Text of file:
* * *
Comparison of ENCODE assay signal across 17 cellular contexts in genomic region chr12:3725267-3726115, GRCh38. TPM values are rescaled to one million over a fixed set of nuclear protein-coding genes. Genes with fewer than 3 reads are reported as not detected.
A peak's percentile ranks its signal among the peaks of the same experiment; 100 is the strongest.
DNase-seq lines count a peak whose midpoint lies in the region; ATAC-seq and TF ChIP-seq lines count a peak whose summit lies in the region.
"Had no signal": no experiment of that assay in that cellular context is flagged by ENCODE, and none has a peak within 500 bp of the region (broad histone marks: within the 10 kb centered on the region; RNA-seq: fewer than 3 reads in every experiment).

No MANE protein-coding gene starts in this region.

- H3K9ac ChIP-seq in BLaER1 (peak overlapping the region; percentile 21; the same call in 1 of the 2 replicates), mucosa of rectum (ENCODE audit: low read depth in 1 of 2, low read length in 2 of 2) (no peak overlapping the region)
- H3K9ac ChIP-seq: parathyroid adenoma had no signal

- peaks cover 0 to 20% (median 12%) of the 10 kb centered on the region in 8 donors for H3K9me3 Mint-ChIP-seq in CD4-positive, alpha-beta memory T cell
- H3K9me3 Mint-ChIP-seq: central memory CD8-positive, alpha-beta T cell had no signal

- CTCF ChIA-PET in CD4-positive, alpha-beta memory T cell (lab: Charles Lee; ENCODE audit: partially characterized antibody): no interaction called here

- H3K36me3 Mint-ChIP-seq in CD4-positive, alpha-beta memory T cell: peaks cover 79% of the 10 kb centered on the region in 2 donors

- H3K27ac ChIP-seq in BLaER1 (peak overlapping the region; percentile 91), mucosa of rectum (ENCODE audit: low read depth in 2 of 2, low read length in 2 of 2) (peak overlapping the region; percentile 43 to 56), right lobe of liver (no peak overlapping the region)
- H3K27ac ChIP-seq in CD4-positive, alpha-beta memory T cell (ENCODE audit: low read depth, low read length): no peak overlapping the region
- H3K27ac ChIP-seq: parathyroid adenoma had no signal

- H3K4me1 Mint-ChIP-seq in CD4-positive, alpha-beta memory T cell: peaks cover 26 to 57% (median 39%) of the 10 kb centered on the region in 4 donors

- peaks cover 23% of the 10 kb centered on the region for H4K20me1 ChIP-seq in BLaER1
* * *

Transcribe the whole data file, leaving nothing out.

Comparison of ENCODE assay signal across 17 cellular contexts in genomic region chr12:3725267-3726115, GRCh38. TPM values are rescaled to one million over a fixed set of nuclear protein-coding genes. Genes with fewer than 3 reads are reported as not detected.
A peak's percentile ranks its signal among the peaks of the same experiment; 100 is the strongest.
DNase-seq lines count a peak whose midpoint lies in the region; ATAC-seq and TF ChIP-seq lines count a peak whose summit lies in the region.
"Had no signal": no experiment of that assay in that cellular context is flagged by ENCODE, and none has a peak within 500 bp of the region (broad histone marks: within the 10 kb centered on the region; RNA-seq: fewer than 3 reads in every experiment).

No MANE protein-coding gene starts in this region.

- H3K9ac ChIP-seq in BLaER1 (peak overlapping the region; percentile 21; the same call in 1 of the 2 replicates), mucosa of rectum (ENCODE audit: low read depth in 1 of 2, low read length in 2 of 2) (no peak overlapping the region)
- H3K9ac ChIP-seq: parathyroid adenoma had no signal

- peaks cover 0 to 20% (median 12%) of the 10 kb centered on the region in 8 donors for H3K9me3 Mint-ChIP-seq in CD4-positive, alpha-beta memory T cell
- H3K9me3 Mint-ChIP-seq: central memory CD8-positive, alpha-beta T cell had no signal

- CTCF ChIA-PET in CD4-positive, alpha-beta memory T cell (lab: Charles Lee; ENCODE audit: partially characterized antibody): no interaction called here

- H3K36me3 Mint-ChIP-seq in CD4-positive, alpha-beta memory T cell: peaks cover 79% of the 10 kb centered on the region in 2 donors

- H3K27ac ChIP-seq in BLaER1 (peak overlapping the region; percentile 91), mucosa of rectum (ENCODE audit: low read depth in 2 of 2, low read length in 2 of 2) (peak overlapping the region; percentile 43 to 56), right lobe of liver (no peak overlapping the region)
- H3K27ac ChIP-seq in CD4-positive, alpha-beta memory T cell (ENCODE audit: low read depth, low read length): no peak overlapping the region
- H3K27ac ChIP-seq: parathyroid adenoma had no signal

- H3K4me1 Mint-ChIP-seq in CD4-positive, alpha-beta memory T cell: peaks cover 26 to 57% (median 39%) of the 10 kb centered on the region in 4 donors

- peaks cover 23% of the 10 kb centered on the region for H4K20me1 ChIP-seq in BLaER1